November 28, 2014

Electronic privacy amendment backers say it could have national implications

One of the sponsors of the proposed internet security amendment to the state Constitution says the nation will be watching how Missourians vote on it.

Representative Paul Curtman (picture courtesy, Missouri House of Representatives)

Representative Paul Curtman (picture courtesy, Missouri House of Representatives)

Constitutional Amendment 9 (SJR 27) was passed out of the state legislature, and would extend the protections of the 4th Amendment against unwarranted searches and seizures to electronic communications – things like e-mails, social media posts, texts and call logs from cell phones.

Representative Paul Curtman (R-Pacific) says it represents the first chance for the public to express its feelings about electronic surveillance.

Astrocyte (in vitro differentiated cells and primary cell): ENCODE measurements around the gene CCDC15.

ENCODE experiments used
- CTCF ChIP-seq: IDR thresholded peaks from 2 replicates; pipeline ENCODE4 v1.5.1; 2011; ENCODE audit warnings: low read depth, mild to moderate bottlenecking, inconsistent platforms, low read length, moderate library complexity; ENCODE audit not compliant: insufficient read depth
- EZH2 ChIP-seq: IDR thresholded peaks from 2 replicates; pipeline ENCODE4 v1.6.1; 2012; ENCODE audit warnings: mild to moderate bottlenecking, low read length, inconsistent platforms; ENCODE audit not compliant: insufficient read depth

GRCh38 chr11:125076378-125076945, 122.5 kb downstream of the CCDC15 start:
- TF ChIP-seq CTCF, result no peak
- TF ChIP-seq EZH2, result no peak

“The government’s use of big data to monitor and record the private digital lives of Americans, I believe it’s a pervasive threat to our freedom,” says Curtman. “We’ve seen this debate brought up ever since (Edward) Snowden came out with his revelations. Regardless what somebody might think about Snowden one thing is for sure … there is definitely a legal question here as to whether the government is violating what Americans believe is a protected right of privacy.”

Edward Snowden is a former federal government computer system administrator who made public details of classified surveillance programs conducted by the U.S. government.

Curtman says federal officials should be paying attention to the outcome of Constitutional Amendment 9.

“If the people of Missouri are concerned enough about this issue that they’re willing to adjust our Constitution to make sure that they further secure their own rights of electronic privacy and communications, the rest of the country should take note of that,” says Curtman.